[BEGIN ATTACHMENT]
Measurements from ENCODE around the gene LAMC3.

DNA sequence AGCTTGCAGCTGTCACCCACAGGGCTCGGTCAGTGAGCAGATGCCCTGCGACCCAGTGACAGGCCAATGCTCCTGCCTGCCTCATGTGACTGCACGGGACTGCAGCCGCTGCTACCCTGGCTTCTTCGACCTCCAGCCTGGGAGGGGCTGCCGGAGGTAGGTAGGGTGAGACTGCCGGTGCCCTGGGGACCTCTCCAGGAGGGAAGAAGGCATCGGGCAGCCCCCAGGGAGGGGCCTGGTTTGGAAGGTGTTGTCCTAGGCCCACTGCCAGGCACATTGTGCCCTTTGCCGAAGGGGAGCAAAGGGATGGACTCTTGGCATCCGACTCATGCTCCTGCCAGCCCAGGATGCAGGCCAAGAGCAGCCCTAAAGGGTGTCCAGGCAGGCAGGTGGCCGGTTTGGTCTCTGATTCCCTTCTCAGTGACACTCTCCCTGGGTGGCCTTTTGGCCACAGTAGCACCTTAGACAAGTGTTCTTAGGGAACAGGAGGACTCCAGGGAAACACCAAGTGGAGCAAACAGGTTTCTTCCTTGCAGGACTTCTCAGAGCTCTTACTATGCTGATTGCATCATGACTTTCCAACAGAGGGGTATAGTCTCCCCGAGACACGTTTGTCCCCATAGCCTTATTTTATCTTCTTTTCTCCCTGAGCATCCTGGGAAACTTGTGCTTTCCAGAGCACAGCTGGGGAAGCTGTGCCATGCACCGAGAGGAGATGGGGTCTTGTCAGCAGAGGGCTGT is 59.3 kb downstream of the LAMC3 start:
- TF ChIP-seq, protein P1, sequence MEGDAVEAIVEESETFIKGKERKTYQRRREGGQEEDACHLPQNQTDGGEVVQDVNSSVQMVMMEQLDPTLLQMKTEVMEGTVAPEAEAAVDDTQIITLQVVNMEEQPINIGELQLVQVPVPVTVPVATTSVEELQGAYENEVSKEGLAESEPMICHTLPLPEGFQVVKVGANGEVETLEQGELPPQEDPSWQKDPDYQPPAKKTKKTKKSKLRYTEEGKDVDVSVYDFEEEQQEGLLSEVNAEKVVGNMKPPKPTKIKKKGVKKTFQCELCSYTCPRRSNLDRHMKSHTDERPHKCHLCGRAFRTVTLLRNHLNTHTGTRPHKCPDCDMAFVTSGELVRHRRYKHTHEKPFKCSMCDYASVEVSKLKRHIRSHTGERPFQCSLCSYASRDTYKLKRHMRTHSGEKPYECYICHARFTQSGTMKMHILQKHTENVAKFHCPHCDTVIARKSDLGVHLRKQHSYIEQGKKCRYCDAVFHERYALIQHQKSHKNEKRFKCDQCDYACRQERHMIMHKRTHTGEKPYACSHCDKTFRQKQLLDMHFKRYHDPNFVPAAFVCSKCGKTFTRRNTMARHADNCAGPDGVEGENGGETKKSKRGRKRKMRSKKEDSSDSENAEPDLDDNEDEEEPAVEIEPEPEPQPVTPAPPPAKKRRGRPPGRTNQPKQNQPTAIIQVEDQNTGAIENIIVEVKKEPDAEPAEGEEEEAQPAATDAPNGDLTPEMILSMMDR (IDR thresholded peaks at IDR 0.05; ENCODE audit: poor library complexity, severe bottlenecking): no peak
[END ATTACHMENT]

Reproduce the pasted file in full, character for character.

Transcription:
Measurements from ENCODE around the gene LAMC3.

DNA sequence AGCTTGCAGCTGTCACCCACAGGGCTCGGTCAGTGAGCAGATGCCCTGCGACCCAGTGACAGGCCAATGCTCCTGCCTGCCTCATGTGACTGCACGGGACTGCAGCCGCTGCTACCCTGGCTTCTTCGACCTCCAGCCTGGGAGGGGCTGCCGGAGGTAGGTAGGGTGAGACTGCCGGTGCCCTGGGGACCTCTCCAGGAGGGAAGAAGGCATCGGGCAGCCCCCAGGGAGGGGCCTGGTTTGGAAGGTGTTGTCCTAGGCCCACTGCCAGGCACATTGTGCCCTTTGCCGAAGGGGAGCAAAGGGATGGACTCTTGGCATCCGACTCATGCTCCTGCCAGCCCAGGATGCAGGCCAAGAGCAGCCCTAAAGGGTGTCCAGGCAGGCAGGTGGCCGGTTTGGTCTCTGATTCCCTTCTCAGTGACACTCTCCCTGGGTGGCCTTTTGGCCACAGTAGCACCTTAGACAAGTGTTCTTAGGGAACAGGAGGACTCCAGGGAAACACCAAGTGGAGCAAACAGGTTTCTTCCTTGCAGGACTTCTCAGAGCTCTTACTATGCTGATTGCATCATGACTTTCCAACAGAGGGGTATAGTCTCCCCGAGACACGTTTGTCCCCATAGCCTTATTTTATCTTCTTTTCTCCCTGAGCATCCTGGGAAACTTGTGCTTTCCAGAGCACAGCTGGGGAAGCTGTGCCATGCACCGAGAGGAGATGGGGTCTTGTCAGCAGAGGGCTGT is 59.3 kb downstream of the LAMC3 start:
- TF ChIP-seq, protein P1, sequence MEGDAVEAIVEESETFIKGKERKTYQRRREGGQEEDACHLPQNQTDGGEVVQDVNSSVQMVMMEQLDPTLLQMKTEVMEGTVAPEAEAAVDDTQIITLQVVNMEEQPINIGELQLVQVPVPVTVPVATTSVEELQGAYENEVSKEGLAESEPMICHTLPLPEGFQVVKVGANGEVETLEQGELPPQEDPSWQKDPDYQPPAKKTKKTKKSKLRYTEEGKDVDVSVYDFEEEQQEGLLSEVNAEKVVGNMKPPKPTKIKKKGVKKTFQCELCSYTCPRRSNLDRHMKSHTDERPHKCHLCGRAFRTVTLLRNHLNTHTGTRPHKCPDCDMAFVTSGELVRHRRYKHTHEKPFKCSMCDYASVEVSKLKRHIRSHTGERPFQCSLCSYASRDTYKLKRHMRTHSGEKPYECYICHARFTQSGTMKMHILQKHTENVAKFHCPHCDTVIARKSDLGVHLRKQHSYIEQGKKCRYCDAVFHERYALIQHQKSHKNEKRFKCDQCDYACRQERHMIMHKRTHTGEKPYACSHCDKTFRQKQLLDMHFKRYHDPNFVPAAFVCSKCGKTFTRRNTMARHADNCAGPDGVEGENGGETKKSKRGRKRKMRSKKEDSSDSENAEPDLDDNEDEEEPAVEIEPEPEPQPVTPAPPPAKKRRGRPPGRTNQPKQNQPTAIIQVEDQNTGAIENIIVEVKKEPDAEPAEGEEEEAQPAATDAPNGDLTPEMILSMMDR (IDR thresholded peaks at IDR 0.05; ENCODE audit: poor library complexity, severe bottlenecking): no peak